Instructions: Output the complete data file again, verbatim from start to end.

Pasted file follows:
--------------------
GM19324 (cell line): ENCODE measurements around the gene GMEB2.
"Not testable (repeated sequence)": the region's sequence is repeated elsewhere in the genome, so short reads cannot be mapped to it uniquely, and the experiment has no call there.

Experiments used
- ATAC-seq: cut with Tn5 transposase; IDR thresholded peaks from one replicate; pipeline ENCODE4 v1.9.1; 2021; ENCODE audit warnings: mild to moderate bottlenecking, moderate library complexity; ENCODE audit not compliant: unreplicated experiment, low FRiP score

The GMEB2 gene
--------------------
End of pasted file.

GM19324 (cell line): ENCODE measurements around the gene GMEB2.
"Not testable (repeated sequence)": the region's sequence is repeated elsewhere in the genome, so short reads cannot be mapped to it uniquely, and the experiment has no call there.

Experiments used
- ATAC-seq: cut with Tn5 transposase; IDR thresholded peaks from one replicate; pipeline ENCODE4 v1.9.1; 2021; ENCODE audit warnings: mild to moderate bottlenecking, moderate library complexity; ENCODE audit not compliant: unreplicated experiment, low FRiP score

The GMEB2 gene